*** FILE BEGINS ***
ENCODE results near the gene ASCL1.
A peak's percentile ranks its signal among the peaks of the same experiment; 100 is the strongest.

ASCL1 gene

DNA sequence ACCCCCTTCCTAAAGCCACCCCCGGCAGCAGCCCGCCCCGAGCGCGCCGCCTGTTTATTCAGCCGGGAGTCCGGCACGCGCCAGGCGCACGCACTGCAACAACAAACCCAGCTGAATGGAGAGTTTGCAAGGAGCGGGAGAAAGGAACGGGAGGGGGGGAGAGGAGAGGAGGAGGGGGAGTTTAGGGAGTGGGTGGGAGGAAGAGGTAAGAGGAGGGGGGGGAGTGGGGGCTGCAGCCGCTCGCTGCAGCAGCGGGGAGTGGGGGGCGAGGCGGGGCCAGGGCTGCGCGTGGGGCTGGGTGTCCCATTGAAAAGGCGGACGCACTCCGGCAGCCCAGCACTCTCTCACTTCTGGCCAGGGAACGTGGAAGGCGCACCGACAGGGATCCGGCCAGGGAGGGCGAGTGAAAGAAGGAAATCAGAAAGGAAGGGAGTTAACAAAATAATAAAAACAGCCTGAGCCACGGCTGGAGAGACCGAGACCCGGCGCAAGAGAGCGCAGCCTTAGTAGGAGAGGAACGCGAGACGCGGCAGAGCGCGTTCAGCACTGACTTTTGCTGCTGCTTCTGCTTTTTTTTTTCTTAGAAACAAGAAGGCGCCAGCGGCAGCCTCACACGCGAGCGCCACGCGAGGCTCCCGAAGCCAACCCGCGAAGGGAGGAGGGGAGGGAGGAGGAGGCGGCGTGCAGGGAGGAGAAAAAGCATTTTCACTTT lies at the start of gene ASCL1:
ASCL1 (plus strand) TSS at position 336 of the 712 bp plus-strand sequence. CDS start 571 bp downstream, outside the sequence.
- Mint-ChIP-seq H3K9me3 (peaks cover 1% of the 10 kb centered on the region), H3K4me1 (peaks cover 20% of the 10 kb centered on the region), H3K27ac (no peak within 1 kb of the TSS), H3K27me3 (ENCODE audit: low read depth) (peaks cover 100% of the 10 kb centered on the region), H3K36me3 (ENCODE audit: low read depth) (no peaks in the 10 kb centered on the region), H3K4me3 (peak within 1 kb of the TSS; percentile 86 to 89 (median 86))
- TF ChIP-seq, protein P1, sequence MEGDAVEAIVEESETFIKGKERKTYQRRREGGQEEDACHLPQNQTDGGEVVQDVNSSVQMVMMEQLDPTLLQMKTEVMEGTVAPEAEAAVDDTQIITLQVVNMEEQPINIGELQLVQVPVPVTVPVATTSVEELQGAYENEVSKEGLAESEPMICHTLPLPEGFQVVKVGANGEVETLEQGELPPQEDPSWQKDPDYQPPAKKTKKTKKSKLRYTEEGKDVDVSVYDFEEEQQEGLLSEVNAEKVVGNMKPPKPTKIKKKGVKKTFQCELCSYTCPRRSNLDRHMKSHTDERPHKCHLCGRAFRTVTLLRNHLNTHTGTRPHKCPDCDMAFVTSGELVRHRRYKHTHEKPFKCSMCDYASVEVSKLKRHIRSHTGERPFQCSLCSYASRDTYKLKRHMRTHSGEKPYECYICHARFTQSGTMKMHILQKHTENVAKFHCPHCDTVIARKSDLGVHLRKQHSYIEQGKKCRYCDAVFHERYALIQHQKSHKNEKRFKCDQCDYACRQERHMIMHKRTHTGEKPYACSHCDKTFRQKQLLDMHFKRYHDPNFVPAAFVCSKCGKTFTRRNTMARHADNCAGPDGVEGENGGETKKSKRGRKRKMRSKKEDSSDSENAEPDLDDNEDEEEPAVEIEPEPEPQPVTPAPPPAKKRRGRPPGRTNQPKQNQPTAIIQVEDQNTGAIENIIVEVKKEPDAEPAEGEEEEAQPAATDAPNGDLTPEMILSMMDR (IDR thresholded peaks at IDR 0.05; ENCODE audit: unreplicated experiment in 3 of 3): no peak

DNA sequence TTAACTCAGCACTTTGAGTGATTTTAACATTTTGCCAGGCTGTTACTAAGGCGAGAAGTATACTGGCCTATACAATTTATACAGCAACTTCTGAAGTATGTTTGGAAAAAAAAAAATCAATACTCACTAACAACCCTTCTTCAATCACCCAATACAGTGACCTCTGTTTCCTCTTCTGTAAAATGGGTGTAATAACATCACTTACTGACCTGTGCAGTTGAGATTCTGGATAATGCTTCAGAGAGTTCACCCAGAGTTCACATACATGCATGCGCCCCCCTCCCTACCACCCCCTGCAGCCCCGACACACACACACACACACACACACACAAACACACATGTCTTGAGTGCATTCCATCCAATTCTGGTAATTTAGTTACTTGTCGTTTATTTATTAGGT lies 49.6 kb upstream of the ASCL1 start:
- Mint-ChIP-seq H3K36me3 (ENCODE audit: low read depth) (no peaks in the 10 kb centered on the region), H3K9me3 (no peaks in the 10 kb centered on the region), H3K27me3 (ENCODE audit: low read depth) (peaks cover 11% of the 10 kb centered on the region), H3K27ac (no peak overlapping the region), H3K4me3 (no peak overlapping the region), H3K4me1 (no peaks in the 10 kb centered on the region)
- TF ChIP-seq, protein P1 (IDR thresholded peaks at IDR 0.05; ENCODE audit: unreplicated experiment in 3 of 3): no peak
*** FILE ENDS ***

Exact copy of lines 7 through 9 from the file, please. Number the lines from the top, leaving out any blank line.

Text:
- TF ChIP-seq, protein P1, sequence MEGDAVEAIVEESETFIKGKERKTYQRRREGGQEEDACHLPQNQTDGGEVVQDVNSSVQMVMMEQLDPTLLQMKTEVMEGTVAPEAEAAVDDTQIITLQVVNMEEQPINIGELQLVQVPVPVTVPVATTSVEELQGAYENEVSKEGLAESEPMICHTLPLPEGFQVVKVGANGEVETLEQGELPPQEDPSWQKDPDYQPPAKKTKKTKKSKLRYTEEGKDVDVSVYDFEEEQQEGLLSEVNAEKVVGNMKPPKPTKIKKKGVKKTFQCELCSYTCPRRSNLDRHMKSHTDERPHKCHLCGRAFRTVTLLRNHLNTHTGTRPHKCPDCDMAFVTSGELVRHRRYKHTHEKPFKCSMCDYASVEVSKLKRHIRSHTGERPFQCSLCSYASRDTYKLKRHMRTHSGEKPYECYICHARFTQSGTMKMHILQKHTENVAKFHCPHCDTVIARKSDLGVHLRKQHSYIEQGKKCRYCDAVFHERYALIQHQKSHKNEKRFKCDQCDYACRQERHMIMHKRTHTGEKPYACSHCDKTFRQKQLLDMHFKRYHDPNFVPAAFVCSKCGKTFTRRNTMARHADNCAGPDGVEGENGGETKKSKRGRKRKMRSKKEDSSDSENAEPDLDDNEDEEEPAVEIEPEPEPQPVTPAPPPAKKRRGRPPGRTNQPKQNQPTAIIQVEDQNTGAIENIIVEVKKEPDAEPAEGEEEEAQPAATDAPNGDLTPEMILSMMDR (IDR thresholded peaks at IDR 0.05; ENCODE audit: unreplicated experiment in 3 of 3): no peak

DNA sequence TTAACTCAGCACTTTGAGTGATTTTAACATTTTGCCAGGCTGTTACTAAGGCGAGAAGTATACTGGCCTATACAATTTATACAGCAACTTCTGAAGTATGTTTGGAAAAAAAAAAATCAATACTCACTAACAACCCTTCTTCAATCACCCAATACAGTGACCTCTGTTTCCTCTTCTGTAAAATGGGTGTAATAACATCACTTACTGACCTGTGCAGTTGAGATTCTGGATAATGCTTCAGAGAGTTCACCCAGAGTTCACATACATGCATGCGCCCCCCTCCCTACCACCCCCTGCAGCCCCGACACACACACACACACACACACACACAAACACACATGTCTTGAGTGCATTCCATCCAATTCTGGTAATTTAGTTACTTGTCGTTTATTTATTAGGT lies 49.6 kb upstream of the ASCL1 start:
- Mint-ChIP-seq H3K36me3 (ENCODE audit: low read depth) (no peaks in the 10 kb centered on the region), H3K9me3 (no peaks in the 10 kb centered on the region), H3K27me3 (ENCODE audit: low read depth) (peaks cover 11% of the 10 kb centered on the region), H3K27ac (no peak overlapping the region), H3K4me3 (no peak overlapping the region), H3K4me1 (no peaks in the 10 kb centered on the region)